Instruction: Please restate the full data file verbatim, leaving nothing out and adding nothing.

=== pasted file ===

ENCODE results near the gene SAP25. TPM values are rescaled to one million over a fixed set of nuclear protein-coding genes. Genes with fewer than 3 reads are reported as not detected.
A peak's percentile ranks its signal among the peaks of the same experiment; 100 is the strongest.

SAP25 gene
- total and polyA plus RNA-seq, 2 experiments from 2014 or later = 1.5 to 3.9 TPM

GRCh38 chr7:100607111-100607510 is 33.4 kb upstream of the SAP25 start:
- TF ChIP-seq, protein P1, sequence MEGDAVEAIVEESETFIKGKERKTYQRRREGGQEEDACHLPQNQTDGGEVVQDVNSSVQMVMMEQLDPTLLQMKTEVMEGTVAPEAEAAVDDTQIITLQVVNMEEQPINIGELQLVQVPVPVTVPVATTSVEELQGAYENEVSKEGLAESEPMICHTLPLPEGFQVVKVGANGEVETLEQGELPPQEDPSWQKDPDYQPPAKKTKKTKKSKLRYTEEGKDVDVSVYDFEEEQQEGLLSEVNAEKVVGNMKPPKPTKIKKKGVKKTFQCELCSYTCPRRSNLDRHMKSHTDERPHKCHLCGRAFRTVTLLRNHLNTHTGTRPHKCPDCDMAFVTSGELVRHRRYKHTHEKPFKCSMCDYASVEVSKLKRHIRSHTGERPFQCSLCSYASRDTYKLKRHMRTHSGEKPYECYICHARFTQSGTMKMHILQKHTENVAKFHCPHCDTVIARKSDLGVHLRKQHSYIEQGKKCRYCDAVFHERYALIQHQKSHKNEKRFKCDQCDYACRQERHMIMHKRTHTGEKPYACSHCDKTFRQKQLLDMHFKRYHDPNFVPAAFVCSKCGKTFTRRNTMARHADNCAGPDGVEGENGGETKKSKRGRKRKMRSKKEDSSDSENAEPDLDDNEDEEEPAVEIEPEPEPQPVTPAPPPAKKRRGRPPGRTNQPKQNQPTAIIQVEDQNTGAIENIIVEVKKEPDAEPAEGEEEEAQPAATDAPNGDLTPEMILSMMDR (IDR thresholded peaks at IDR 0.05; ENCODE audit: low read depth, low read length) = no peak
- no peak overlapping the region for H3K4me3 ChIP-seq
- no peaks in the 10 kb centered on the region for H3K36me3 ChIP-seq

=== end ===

ENCODE results near the gene SAP25. TPM values are rescaled to one million over a fixed set of nuclear protein-coding genes. Genes with fewer than 3 reads are reported as not detected.
A peak's percentile ranks its signal among the peaks of the same experiment; 100 is the strongest.

SAP25 gene
- total and polyA plus RNA-seq, 2 experiments from 2014 or later = 1.5 to 3.9 TPM

GRCh38 chr7:100607111-100607510 is 33.4 kb upstream of the SAP25 start:
- TF ChIP-seq, protein P1, sequence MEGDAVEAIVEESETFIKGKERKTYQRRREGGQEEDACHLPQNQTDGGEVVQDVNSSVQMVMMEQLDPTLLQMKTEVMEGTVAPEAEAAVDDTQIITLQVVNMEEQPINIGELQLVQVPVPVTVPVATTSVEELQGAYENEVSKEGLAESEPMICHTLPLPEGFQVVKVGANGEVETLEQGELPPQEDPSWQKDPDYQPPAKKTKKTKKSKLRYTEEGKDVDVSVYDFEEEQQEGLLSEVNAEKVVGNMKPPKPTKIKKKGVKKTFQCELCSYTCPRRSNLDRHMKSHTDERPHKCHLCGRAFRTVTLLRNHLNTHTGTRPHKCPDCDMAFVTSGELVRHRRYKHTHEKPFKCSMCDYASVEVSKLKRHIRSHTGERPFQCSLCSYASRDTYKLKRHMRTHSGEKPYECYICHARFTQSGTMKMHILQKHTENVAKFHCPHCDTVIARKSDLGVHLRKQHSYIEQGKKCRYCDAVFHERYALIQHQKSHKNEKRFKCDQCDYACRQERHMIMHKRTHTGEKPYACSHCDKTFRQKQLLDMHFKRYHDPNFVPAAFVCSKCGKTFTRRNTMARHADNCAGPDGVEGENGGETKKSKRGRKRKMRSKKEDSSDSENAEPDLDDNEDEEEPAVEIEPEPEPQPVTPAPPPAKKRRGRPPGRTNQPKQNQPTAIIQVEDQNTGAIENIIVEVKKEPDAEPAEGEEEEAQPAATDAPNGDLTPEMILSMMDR (IDR thresholded peaks at IDR 0.05; ENCODE audit: low read depth, low read length) = no peak
- no peak overlapping the region for H3K4me3 ChIP-seq
- no peaks in the 10 kb centered on the region for H3K36me3 ChIP-seq